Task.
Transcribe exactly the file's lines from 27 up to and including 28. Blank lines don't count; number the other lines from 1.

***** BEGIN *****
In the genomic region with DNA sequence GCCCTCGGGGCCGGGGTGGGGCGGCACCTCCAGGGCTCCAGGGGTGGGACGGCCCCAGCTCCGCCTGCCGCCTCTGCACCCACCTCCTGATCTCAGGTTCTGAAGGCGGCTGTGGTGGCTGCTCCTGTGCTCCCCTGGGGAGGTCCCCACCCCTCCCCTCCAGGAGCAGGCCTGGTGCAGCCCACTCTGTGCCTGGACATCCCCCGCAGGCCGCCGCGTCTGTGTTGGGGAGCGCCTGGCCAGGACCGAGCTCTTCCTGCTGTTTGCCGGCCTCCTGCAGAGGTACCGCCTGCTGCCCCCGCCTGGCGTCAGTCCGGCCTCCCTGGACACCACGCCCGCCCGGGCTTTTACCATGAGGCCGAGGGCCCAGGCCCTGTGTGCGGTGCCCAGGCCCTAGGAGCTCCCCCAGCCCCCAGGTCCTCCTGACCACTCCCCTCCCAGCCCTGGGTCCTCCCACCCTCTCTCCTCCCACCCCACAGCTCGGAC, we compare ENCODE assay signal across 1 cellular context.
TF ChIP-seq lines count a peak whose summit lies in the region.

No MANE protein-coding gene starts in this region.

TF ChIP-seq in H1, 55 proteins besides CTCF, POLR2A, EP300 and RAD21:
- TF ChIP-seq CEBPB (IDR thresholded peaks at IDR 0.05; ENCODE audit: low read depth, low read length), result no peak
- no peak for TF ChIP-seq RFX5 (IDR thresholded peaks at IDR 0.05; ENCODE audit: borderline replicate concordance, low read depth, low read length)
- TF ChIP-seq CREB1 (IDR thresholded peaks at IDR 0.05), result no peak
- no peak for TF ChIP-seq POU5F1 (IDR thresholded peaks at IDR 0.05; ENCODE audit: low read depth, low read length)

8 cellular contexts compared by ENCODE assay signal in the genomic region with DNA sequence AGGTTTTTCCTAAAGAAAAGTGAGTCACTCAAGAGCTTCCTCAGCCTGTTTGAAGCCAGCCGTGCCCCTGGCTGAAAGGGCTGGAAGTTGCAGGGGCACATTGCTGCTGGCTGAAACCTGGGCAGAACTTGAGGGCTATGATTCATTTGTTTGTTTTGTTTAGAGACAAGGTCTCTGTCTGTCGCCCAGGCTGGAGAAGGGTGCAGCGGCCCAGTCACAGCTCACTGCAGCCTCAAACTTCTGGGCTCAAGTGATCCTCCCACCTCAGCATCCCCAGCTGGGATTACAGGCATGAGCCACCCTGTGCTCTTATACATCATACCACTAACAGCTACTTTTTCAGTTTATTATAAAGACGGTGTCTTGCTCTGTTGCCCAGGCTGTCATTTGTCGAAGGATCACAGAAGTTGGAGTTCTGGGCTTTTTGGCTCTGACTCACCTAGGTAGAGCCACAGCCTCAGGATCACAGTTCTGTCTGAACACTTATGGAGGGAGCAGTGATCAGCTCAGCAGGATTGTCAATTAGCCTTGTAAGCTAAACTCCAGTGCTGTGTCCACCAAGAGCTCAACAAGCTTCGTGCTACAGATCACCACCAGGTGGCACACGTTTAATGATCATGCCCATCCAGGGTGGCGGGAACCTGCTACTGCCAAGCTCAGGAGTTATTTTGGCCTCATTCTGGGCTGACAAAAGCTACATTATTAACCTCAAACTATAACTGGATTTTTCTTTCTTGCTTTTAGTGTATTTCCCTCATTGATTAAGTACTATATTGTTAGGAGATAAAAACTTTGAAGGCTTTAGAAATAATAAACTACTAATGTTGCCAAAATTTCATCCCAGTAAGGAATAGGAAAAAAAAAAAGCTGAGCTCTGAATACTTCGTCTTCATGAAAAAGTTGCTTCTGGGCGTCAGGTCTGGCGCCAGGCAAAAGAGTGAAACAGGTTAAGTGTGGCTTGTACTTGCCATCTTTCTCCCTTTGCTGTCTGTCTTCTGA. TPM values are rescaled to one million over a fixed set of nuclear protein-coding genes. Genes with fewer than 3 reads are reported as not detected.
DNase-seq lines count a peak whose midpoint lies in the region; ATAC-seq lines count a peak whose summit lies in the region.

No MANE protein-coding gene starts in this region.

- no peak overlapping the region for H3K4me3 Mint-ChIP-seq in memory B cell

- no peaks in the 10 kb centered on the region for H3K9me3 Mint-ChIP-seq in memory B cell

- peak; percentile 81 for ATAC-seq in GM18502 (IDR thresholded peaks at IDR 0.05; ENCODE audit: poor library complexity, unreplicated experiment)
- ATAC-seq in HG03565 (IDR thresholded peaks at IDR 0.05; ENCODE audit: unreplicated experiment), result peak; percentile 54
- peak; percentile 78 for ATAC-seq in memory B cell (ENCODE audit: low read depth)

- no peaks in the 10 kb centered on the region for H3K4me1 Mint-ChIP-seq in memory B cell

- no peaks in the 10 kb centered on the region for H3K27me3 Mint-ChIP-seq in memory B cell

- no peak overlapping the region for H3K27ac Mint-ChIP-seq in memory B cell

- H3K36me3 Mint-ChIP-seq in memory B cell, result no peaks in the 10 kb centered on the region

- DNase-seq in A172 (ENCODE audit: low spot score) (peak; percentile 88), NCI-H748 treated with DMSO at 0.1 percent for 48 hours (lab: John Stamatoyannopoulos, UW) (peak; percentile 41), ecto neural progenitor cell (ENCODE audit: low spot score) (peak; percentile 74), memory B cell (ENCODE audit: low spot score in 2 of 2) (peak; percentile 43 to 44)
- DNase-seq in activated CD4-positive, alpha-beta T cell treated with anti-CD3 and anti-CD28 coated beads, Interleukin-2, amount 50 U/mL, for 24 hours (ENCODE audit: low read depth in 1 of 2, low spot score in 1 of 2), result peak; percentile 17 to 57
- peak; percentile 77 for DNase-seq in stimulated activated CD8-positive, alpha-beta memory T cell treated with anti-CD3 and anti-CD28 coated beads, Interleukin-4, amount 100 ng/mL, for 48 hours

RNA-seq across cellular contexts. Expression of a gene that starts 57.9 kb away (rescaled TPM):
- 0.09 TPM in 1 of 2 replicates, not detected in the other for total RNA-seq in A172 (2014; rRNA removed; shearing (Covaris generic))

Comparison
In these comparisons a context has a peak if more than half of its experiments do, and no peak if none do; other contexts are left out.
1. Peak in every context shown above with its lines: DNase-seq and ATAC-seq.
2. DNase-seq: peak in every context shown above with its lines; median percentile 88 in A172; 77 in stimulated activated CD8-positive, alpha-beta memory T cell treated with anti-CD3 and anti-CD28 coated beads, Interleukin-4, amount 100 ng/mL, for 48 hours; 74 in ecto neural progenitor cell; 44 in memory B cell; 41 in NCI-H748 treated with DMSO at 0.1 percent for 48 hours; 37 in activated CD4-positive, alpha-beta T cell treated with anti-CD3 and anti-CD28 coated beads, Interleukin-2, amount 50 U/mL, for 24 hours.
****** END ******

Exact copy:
In these comparisons a context has a peak if more than half of its experiments do, and no peak if none do; other contexts are left out.
1. Peak in every context shown above with its lines: DNase-seq and ATAC-seq.